Algeria has witnessed a worrying surge of violence in recent months, including two terrorist attacks this past week alone that killed roughly 50 people and injured hundreds. From Paris, Lisa Bryant reports for VOA on the new face of terrorism in this North African country.
Terrorism is an old story in Algeria. The country weathered a civil war in the 1990s pitting Islamist militants against the military-backed government. More than 150,000 people died. But things have calmed down in recent years, until 2007.
Some of the most spectacular strikes this year include suicide attacks in April that killed 30 people and wounded more than 200. Another in July left 10 dead and 35 injured.
Then on Thursday, an explosion ripped through a crowd waiting for the arrival of Algerian President Abdelaziz Bouteflika in the eastern Algerian town of Batna. Another suicide bombing Saturday struck coast guard barracks in northern Algeria. On Sunday, tens-of-thousands of Algerians took to the streets to protest the violence.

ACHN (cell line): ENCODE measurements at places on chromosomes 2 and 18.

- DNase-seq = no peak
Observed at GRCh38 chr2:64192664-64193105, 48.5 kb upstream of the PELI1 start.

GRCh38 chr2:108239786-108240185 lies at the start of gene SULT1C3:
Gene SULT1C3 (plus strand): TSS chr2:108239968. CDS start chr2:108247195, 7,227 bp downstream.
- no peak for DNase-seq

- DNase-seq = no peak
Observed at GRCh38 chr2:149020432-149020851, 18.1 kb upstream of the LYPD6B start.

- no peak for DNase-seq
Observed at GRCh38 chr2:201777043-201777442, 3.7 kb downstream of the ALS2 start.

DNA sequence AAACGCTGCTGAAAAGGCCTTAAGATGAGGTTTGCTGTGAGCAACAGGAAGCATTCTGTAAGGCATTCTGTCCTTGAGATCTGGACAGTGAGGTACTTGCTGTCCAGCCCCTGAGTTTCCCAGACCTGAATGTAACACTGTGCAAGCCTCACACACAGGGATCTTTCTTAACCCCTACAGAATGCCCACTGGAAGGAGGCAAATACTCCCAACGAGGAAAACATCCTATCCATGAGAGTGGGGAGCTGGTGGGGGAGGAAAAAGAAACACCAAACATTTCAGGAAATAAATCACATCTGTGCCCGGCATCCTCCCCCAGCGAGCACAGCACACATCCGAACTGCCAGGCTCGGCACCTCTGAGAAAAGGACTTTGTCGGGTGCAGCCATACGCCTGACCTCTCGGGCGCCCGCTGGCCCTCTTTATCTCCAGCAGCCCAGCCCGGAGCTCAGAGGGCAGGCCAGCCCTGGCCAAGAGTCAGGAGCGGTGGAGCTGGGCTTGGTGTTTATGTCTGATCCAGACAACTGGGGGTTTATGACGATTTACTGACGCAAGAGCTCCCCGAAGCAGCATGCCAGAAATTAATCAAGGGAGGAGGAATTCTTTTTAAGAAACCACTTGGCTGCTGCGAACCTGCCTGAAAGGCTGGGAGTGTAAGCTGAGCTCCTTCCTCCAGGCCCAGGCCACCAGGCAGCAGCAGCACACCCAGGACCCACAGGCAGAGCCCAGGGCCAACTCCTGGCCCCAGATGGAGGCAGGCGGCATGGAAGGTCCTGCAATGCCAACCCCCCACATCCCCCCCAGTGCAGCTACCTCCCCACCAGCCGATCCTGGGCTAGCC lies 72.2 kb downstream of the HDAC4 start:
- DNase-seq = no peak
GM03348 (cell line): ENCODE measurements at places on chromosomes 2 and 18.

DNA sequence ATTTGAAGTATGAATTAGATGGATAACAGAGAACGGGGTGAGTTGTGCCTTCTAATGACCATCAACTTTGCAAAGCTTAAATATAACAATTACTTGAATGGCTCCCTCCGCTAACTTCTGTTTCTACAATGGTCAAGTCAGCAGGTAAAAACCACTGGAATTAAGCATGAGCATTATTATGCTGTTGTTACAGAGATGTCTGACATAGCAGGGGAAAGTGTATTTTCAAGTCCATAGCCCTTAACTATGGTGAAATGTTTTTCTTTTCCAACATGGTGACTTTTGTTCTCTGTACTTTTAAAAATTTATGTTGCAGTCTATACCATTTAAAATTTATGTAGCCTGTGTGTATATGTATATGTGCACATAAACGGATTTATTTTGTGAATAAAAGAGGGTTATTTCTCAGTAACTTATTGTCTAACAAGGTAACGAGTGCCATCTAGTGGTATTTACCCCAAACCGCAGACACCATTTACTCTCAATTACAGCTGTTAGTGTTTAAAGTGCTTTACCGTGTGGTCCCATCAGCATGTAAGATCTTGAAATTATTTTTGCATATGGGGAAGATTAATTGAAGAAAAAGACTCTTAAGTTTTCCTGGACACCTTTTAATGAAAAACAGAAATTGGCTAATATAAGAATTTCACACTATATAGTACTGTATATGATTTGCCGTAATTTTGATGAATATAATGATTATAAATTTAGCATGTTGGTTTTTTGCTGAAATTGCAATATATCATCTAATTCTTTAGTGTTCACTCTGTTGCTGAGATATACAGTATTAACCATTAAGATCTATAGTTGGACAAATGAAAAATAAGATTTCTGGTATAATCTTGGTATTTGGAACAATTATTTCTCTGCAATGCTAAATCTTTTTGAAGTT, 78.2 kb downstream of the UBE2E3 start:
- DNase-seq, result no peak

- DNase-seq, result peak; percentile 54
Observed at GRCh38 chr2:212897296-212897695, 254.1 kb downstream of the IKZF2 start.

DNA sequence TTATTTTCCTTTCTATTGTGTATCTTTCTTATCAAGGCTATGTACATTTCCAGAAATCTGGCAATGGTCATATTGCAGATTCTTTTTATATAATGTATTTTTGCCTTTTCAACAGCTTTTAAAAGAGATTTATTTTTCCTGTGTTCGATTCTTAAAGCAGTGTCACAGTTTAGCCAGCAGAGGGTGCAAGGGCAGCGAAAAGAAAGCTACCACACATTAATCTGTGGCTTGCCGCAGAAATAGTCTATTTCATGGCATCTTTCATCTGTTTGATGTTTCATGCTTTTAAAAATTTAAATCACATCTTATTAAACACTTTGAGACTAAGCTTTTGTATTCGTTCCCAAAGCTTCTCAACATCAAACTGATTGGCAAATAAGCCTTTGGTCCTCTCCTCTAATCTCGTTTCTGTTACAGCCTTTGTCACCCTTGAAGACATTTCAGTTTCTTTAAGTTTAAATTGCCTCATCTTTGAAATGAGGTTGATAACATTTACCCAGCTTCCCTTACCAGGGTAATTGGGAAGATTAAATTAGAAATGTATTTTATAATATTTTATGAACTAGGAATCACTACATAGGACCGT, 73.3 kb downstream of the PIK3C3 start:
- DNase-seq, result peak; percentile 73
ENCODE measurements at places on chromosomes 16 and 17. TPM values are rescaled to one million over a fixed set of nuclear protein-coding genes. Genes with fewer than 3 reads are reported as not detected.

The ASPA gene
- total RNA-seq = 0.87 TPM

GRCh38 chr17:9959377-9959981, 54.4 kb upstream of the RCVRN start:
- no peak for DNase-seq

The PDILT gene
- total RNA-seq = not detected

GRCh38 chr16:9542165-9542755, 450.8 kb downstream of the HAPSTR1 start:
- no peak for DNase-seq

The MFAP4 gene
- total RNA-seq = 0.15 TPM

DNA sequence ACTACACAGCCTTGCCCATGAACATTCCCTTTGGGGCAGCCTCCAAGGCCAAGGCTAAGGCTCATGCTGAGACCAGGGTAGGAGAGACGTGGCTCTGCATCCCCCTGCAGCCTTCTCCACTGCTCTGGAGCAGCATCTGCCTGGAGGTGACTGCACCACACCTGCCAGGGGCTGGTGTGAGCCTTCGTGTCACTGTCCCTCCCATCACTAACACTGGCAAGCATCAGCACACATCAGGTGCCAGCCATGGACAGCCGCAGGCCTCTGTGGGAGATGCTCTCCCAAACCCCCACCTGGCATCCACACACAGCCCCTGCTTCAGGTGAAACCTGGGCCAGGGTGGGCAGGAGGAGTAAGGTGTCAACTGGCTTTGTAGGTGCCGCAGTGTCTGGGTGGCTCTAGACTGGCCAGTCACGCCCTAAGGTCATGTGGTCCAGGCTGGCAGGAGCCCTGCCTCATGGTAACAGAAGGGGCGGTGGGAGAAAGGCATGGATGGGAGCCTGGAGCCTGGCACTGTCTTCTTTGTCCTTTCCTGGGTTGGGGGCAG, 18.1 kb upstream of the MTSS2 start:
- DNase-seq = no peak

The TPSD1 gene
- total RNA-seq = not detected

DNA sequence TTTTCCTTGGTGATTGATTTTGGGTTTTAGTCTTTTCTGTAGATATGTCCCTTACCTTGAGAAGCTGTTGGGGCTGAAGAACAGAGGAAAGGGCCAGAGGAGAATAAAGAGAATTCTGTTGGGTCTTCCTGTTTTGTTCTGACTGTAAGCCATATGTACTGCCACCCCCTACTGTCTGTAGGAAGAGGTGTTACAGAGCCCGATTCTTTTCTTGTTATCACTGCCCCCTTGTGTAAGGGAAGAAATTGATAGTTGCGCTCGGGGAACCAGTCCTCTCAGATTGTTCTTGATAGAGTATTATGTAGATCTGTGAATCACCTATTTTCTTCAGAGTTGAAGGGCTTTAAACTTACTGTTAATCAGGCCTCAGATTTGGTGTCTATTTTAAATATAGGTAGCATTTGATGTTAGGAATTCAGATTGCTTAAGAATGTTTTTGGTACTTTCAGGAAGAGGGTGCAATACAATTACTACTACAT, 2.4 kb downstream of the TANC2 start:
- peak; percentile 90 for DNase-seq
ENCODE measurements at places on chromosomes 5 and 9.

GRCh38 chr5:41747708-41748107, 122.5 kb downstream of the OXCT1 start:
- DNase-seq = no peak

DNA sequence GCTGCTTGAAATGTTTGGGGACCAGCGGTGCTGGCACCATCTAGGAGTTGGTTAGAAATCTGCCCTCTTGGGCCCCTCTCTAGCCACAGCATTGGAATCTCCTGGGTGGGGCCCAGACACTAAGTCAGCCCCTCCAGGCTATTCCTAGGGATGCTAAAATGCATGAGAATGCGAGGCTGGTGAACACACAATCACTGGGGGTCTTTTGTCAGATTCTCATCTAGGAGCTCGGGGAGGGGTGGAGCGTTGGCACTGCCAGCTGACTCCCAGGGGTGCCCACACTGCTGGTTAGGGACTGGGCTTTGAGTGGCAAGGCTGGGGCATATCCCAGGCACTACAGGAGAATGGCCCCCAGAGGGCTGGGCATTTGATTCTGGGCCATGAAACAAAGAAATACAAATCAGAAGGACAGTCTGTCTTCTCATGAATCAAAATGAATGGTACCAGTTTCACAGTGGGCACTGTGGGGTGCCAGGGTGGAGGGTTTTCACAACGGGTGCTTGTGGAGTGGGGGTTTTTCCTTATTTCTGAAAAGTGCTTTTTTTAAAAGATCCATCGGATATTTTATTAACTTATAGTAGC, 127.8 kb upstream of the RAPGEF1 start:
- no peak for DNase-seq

A group calling itself al-Qaida in Islamic North Africa has claimed responsibility for the strikes. The group was formerly known as the Salafist Group for Preaching and Combat. French terrorist expert Jean-Francois Daguzin notes a change in strategy as well.
For the first time this year, Daguzin says, the group has formally acknowledged its ties to al-Qaida. The group's methods, suicide attacks, are new for Algeria.
Experts say the attacks amount to a setback for President Bouteflika's eight-year-old national reconciliation program, which is aimed at turning a page on the conflict of the 1990s. But Khadija Mohsen-Finan, a North Africa expert at the French Institute of International Affairs in Paris, says there is little likelihood Algeria will return to its bloody past.
Despite their grand ambitions, Mohsen Finan says, the al-Qaida North African combatants are amateurs, and not a real threat to the state.